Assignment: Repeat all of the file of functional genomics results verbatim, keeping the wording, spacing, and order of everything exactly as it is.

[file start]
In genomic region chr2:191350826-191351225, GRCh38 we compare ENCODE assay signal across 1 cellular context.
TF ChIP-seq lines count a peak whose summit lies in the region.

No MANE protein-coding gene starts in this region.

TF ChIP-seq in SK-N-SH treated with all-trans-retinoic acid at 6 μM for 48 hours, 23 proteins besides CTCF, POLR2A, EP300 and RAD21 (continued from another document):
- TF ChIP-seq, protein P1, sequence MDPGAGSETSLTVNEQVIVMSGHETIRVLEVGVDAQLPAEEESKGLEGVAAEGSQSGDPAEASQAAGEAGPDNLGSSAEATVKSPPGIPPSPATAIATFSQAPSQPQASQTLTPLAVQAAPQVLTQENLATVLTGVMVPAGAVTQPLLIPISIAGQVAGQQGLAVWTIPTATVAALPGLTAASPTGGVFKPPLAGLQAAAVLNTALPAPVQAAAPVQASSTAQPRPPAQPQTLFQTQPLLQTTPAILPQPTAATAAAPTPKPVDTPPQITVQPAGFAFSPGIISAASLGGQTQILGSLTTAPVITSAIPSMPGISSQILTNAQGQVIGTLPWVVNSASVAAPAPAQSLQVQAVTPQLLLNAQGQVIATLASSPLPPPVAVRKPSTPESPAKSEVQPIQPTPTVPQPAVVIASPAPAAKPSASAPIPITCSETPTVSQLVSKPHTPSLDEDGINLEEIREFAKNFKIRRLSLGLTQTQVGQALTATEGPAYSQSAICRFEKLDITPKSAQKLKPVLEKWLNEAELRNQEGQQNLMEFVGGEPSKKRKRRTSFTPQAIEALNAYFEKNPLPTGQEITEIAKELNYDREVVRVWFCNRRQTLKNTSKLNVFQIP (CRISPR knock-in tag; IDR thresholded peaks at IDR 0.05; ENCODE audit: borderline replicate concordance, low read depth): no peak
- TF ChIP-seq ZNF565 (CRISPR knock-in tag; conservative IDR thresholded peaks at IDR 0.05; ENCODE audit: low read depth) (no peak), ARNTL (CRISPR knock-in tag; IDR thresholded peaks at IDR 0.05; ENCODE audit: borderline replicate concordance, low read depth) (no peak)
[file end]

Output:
In genomic region chr2:191350826-191351225, GRCh38 we compare ENCODE assay signal across 1 cellular context.
TF ChIP-seq lines count a peak whose summit lies in the region.

No MANE protein-coding gene starts in this region.

TF ChIP-seq in SK-N-SH treated with all-trans-retinoic acid at 6 μM for 48 hours, 23 proteins besides CTCF, POLR2A, EP300 and RAD21 (continued from another document):
- TF ChIP-seq, protein P1, sequence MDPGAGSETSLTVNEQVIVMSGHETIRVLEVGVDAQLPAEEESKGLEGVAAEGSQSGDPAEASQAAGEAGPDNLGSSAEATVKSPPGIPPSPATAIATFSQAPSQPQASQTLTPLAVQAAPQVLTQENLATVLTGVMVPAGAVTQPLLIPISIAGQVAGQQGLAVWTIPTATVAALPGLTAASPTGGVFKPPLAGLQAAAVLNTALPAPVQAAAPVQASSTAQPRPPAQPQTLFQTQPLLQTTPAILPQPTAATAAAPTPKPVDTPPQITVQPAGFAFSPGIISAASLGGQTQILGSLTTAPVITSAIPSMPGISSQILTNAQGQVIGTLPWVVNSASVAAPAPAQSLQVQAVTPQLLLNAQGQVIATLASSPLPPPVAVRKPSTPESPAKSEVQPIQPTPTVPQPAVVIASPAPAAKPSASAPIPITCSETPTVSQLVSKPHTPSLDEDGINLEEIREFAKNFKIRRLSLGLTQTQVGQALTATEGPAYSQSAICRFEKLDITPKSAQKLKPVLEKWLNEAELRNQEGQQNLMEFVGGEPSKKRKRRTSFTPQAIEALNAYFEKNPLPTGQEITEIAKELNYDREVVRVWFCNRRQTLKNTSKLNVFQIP (CRISPR knock-in tag; IDR thresholded peaks at IDR 0.05; ENCODE audit: borderline replicate concordance, low read depth): no peak
- TF ChIP-seq ZNF565 (CRISPR knock-in tag; conservative IDR thresholded peaks at IDR 0.05; ENCODE audit: low read depth) (no peak), ARNTL (CRISPR knock-in tag; IDR thresholded peaks at IDR 0.05; ENCODE audit: borderline replicate concordance, low read depth) (no peak)